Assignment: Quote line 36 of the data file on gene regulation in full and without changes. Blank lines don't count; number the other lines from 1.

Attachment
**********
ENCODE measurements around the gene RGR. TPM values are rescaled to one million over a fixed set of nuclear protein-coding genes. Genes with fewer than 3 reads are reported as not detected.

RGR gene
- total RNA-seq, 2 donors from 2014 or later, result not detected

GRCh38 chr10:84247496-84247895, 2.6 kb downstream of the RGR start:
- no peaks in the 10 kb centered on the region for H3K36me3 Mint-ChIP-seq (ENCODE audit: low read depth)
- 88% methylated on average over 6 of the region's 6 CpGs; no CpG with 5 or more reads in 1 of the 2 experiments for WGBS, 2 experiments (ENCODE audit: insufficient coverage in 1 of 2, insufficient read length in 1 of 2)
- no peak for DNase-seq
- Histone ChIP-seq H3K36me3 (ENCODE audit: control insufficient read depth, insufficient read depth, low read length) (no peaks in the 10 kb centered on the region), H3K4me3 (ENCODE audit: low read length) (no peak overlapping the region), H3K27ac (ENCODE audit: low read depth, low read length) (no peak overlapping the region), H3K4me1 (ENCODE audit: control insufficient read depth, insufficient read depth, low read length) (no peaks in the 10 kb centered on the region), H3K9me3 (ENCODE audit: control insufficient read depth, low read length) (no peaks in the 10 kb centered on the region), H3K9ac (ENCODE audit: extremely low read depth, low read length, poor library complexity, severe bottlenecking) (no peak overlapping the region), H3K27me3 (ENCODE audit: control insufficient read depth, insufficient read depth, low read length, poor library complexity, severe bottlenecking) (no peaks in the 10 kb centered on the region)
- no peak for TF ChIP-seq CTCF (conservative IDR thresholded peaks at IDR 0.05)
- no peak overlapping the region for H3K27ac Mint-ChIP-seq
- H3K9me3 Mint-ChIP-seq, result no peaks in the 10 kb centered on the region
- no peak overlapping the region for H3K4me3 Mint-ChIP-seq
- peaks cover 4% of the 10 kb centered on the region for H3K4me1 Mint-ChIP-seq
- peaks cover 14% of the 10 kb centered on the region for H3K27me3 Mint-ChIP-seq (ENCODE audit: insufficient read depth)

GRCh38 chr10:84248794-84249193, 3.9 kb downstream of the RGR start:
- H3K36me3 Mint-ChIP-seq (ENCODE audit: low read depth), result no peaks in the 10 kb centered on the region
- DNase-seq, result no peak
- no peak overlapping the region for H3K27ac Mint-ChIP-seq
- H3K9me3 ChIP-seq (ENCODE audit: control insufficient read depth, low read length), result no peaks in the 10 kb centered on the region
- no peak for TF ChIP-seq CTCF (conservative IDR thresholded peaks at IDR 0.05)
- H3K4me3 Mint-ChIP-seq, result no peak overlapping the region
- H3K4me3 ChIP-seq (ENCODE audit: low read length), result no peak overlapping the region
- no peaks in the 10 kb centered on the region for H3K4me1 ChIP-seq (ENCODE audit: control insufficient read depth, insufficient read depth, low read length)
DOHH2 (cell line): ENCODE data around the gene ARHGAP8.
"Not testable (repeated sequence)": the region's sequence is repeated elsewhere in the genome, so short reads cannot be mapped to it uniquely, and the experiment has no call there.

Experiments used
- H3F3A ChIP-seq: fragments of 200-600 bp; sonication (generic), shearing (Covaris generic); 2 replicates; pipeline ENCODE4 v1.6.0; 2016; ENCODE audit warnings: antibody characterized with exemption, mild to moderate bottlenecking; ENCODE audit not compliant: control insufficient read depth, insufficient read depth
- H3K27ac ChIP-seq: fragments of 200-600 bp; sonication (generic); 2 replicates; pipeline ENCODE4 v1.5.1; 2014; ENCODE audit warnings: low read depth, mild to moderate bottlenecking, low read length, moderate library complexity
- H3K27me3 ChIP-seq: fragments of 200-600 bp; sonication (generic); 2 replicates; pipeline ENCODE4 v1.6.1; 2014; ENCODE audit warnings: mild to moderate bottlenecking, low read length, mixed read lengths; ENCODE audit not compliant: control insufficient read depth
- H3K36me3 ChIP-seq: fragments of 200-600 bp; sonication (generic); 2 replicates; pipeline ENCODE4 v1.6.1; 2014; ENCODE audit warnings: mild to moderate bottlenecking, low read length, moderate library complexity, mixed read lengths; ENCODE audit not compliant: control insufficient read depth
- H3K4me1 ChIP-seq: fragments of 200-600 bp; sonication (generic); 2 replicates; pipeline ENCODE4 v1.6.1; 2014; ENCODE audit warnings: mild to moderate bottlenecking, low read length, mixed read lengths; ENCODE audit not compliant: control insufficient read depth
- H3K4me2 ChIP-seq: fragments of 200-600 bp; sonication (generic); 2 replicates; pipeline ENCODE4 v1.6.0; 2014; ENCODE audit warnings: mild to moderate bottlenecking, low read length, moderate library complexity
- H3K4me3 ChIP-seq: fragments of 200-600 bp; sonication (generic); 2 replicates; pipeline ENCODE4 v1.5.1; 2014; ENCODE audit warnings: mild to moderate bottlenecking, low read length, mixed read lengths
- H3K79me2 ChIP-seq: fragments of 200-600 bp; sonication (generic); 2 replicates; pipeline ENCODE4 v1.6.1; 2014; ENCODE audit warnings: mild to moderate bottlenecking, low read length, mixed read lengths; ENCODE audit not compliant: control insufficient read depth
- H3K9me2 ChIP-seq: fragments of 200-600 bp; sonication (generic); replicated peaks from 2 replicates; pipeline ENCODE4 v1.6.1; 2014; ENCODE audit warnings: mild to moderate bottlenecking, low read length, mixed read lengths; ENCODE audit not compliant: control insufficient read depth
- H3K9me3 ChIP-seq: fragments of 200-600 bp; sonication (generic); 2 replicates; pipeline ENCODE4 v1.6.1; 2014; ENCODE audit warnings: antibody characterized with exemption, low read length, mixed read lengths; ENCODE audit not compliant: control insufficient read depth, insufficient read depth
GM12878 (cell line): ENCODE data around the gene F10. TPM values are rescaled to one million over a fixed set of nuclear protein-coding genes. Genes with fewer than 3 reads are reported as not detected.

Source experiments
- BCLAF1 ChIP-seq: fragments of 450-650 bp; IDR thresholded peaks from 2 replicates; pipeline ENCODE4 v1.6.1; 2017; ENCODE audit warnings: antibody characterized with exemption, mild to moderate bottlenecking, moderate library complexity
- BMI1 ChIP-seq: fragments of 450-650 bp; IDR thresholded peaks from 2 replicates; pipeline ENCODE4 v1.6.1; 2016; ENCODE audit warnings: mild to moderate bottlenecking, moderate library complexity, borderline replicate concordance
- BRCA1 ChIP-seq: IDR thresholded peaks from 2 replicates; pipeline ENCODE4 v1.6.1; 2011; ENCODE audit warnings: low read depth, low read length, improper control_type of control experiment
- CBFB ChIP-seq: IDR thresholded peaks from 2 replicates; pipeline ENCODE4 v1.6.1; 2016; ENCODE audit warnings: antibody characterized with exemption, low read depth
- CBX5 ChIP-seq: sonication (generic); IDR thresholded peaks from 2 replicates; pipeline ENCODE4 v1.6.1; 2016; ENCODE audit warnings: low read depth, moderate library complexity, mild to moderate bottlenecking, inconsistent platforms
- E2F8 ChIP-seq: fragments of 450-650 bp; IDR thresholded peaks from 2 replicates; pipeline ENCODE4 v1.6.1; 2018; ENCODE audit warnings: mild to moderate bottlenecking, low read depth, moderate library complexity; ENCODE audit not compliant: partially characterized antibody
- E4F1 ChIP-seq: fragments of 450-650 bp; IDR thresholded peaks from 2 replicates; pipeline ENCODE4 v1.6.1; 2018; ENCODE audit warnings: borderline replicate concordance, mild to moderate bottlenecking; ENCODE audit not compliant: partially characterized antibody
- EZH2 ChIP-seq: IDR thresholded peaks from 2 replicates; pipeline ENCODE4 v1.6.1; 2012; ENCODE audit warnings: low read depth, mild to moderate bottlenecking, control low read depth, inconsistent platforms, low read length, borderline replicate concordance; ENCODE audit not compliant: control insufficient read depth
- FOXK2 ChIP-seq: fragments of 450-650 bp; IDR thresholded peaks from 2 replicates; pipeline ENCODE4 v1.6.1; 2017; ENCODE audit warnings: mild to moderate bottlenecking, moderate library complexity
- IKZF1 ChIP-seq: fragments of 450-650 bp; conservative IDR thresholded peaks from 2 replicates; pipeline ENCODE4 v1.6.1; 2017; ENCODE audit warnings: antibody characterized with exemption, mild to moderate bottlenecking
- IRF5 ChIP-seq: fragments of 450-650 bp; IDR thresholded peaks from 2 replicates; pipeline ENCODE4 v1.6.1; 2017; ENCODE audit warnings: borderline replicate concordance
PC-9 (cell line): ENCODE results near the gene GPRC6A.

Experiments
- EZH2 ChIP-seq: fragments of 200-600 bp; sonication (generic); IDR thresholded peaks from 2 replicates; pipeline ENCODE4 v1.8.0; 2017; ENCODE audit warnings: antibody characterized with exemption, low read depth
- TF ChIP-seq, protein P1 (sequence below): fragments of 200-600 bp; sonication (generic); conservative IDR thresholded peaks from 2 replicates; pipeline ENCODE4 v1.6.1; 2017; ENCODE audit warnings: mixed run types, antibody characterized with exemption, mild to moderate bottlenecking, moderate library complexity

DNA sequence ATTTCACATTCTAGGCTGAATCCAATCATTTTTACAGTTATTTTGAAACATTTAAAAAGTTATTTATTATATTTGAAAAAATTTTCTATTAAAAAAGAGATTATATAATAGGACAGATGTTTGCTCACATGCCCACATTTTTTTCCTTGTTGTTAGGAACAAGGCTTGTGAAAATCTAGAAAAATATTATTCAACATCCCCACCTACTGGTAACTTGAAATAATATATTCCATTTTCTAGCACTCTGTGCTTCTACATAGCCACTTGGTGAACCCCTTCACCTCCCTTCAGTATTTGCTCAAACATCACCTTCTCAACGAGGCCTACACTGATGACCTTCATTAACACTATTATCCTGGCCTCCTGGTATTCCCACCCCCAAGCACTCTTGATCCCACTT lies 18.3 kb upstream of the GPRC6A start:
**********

- H3K9me3 ChIP-seq: fragments of 200-600 bp; sonication (generic); 2 replicates; pipeline ENCODE4 v1.6.1; 2014; ENCODE audit warnings: antibody characterized with exemption, low read length, mixed read lengths; ENCODE audit not compliant: control insufficient read depth, insufficient read depth